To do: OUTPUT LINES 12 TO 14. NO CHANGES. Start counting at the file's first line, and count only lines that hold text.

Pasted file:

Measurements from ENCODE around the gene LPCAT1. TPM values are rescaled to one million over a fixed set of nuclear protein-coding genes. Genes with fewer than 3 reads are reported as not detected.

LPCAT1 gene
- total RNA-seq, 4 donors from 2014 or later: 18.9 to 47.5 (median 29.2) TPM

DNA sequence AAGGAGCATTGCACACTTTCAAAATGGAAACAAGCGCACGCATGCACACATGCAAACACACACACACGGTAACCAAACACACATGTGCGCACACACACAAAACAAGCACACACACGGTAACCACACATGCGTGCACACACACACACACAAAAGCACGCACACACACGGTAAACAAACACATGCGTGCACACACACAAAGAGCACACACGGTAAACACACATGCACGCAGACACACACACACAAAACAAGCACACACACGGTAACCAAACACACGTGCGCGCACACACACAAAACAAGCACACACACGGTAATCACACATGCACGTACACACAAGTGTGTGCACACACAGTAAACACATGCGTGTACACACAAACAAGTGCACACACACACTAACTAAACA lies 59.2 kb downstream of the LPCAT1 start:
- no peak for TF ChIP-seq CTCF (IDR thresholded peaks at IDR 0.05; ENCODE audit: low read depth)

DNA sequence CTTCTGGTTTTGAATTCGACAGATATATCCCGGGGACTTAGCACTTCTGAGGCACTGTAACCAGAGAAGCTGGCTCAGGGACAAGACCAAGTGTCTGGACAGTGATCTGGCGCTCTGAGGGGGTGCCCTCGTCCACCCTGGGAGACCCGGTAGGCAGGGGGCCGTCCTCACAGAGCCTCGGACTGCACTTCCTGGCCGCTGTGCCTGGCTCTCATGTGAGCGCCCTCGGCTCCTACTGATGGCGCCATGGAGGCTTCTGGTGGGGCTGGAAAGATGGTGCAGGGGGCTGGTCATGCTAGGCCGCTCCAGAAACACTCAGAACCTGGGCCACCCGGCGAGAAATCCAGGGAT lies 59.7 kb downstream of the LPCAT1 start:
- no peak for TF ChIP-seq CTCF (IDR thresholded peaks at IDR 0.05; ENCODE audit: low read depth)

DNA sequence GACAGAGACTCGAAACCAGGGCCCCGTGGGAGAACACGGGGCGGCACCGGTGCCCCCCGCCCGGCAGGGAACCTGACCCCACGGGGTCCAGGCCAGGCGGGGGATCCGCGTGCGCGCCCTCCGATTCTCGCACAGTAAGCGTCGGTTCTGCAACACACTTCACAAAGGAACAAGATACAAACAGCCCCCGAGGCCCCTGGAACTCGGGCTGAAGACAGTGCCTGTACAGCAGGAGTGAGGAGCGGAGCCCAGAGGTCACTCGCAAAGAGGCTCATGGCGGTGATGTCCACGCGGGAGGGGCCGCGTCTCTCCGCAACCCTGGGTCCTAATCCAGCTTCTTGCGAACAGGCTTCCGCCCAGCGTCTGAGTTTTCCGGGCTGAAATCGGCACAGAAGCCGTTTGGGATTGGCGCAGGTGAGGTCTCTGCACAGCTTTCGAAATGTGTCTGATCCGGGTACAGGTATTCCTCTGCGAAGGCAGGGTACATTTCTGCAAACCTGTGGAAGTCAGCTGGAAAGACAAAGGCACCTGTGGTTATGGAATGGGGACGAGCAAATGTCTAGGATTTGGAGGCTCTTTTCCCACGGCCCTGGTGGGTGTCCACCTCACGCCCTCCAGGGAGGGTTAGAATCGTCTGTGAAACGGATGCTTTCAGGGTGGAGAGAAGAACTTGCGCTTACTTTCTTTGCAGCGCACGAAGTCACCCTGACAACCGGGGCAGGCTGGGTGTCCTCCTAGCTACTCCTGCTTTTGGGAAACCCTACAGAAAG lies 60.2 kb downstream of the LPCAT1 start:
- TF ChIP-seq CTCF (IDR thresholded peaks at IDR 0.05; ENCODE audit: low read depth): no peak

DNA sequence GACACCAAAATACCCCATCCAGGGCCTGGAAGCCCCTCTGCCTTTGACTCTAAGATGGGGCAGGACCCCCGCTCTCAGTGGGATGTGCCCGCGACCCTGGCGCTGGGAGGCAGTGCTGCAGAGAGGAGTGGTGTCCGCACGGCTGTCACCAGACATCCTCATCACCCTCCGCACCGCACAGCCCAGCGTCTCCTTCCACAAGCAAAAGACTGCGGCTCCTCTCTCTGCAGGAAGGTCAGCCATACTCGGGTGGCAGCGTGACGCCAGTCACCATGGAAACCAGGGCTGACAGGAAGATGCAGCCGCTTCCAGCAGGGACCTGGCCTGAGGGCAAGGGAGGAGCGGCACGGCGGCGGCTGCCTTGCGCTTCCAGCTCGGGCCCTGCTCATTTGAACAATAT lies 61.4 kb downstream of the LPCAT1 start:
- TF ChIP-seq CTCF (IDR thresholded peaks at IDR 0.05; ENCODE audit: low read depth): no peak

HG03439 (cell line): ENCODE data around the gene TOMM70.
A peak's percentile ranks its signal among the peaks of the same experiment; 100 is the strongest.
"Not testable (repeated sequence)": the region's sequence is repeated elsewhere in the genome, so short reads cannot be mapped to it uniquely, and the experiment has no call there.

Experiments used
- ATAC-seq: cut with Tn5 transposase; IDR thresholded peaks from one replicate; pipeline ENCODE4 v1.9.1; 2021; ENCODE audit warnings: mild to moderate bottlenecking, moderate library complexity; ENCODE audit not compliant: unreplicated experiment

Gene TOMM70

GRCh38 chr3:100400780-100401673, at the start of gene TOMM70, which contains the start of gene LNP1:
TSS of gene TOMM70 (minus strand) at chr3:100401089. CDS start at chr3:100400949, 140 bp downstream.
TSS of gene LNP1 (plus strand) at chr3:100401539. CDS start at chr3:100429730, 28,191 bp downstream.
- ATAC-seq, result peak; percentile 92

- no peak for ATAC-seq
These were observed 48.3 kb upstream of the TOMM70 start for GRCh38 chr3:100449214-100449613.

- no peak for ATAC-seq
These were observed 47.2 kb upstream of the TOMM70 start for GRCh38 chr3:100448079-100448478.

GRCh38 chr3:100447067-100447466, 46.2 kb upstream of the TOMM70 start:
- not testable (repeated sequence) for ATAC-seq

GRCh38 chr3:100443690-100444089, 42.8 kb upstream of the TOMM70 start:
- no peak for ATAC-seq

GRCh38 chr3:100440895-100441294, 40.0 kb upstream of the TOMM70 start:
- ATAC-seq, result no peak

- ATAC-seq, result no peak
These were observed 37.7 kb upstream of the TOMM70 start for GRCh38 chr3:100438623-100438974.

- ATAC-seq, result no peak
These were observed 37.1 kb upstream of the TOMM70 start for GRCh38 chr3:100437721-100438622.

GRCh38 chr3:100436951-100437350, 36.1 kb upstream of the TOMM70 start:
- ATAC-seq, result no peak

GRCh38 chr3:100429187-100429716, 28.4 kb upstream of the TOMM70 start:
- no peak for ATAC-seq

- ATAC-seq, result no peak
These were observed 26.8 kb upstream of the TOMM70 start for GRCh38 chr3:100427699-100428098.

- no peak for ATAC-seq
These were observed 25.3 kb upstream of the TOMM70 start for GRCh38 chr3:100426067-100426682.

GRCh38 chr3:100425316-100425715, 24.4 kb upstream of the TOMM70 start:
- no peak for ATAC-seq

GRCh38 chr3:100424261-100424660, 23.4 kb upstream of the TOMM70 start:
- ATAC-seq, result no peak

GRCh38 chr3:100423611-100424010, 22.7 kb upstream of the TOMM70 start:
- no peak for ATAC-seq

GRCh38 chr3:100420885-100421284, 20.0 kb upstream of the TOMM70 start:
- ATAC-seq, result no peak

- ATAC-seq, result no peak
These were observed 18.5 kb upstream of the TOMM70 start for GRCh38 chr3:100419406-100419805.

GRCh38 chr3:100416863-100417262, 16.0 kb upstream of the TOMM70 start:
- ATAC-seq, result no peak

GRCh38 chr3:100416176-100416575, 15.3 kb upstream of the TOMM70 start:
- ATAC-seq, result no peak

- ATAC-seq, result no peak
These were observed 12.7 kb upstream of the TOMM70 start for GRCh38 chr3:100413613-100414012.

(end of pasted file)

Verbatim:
HG03439 (cell line): ENCODE data around the gene TOMM70.
A peak's percentile ranks its signal among the peaks of the same experiment; 100 is the strongest.
"Not testable (repeated sequence)": the region's sequence is repeated elsewhere in the genome, so short reads cannot be mapped to it uniquely, and the experiment has no call there.